‘This N.C.O. pilot, whose first experience of squadron flying of any kind began on 19 June 1940, when he joined this squadron, has proved in a very short space of time to be an excellent war pilot. His record since the Squadron’s arrival in this sector on 31 August 1940, being six and a half enemy aircraft confirmed destroyed, one probably destroyed and one damaged. In his first two engagements on 2 and 4 September 1940, Sergeant Rolls, by quick thinking and skilful piloting, shot down and destroyed one Me. 110, one Do. 17 and two Ju. 86s, two enemy aeroplanes in each engagement. On 11 September, after shooting down a Do. 17 which he had to follow down, Sergeant Rolls climbed up to the combat again and, attacking an Me. 110, had the satisfaction of seeing pieces fall off it. Although nine Me. 110s went down, Sergeant Rolls is not claiming it as he did not see it crash. On 14 September 1940, Sergeant Rolls attacked an Me. 109 which had fastened on the tail of a Spitfire and saw it spin down emitting glycol fumes. Sergeant Rolls is claiming this as a half-share since he saw another Spitfire tackle it lower down. The aircraft was seen to crash. On 15 September, Sergeant Rolls severely damaged an Me. 109 and on 20 September destroyed another Me. 109. This record by a comparatively inexperienced pilot compares favourably with that of any pilot in the Squadron and is worthy of reward. Sergeant Rolls is a quiet and efficient N.C.O. and an asset to the Squadron. It is regretted that this recommendation is so late on account of the loss from the Squadron records of a combat report, since found.’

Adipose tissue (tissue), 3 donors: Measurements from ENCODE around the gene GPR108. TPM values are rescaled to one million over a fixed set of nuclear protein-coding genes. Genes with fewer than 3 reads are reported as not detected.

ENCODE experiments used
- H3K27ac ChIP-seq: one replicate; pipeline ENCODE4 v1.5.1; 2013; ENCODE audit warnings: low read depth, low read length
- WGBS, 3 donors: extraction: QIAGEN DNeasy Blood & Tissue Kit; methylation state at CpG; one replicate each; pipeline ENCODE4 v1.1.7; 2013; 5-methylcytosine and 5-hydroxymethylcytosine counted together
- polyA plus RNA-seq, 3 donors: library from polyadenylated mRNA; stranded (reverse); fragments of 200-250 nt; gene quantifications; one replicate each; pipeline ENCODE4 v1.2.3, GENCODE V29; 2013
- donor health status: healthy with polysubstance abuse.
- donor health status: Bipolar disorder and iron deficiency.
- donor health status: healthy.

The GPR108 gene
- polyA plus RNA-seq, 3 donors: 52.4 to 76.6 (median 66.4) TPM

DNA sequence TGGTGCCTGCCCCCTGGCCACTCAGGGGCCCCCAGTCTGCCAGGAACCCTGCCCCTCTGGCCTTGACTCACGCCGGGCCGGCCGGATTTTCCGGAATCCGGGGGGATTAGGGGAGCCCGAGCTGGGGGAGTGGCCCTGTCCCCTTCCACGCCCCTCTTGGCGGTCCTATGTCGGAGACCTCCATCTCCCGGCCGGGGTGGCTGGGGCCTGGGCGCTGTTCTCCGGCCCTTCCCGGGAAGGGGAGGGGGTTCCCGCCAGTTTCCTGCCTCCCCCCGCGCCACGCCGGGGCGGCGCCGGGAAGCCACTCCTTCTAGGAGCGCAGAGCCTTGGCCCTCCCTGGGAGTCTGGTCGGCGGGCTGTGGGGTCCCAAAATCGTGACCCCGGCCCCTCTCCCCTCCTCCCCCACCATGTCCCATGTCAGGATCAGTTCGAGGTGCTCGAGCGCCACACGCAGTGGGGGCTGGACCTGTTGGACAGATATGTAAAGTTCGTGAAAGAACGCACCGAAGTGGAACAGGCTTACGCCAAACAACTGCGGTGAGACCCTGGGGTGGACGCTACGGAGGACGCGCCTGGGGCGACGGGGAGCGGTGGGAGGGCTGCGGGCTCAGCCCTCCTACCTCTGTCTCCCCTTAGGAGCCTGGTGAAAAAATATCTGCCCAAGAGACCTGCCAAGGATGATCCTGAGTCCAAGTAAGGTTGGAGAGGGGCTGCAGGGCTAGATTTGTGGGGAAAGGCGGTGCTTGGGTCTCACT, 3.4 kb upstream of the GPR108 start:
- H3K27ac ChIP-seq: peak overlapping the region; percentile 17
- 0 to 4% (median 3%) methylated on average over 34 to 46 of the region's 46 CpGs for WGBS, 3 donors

William Thomas Edward Rolls, who was born in Lower Edmonton, North London in August 1914, won a scholarship to the Higher Latymer Secondary School in 1925, and afterwards worked in his uncle’s firm as a Building Engineer’s Apprentice, in addition to trying his hand at making leather coats and golf jackets. In March 1939, he enlisted in the Royal Air Force Volunteer Reserve and, having attended the Long Course at No. 19 E. & R., F.T.S. Gatwick, was awarded his “Wings” in July of the same year. Here, then, the opening chapter of a remarkable wartime career, a story vividly recounted in his memoir Spitfire Attack, a publication that adds so much more to the necessarily brief career summary that follows.